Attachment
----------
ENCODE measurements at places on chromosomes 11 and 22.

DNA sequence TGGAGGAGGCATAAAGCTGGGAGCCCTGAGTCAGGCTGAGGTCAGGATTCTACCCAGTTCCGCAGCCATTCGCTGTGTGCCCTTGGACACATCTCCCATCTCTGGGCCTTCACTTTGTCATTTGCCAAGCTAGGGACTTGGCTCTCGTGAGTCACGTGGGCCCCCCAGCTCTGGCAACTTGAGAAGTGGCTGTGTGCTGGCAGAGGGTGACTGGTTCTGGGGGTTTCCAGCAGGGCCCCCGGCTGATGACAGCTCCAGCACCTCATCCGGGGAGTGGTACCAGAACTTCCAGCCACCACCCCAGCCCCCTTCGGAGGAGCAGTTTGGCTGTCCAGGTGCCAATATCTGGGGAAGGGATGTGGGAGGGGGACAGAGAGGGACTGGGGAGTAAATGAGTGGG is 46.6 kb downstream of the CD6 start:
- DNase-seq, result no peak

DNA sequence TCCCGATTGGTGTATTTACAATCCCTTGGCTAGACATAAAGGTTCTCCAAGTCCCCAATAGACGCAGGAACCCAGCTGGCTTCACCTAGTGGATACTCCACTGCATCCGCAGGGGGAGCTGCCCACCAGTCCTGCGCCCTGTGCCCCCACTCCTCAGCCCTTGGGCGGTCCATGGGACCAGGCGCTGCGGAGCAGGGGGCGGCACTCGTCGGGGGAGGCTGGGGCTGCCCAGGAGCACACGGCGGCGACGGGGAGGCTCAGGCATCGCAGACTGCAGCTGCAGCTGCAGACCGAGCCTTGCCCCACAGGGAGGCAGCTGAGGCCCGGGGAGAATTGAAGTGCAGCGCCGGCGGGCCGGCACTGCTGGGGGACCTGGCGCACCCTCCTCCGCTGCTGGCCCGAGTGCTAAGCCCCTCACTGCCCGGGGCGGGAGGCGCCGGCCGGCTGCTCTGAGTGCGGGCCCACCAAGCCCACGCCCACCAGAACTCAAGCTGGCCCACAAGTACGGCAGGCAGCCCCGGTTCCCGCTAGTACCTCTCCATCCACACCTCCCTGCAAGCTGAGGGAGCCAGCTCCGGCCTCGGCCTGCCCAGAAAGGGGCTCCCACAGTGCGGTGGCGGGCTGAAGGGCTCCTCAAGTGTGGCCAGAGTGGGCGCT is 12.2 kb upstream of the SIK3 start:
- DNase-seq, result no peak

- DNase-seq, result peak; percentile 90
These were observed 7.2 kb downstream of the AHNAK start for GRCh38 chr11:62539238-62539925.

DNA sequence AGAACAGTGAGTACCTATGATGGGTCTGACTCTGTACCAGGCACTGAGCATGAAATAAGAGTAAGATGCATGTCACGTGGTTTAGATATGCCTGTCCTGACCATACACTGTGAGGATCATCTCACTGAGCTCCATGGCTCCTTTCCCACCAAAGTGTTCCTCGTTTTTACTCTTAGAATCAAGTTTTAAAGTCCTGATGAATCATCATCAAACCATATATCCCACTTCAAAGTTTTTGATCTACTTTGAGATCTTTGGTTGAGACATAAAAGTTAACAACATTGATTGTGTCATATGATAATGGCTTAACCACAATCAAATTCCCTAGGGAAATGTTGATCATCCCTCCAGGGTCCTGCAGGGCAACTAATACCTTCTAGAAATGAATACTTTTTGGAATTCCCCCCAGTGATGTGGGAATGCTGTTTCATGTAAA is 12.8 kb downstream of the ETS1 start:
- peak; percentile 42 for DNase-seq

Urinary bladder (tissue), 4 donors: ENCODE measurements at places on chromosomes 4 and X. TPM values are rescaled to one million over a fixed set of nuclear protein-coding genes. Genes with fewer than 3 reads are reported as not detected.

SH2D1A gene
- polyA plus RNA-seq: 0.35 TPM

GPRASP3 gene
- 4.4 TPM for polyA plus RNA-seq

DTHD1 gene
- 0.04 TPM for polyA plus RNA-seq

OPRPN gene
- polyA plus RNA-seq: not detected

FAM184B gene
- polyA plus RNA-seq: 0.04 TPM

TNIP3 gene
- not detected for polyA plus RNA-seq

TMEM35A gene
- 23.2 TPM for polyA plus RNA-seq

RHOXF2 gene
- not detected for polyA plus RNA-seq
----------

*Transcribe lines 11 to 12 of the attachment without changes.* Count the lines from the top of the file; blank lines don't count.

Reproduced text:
SH2D1A gene
- polyA plus RNA-seq: 0.35 TPM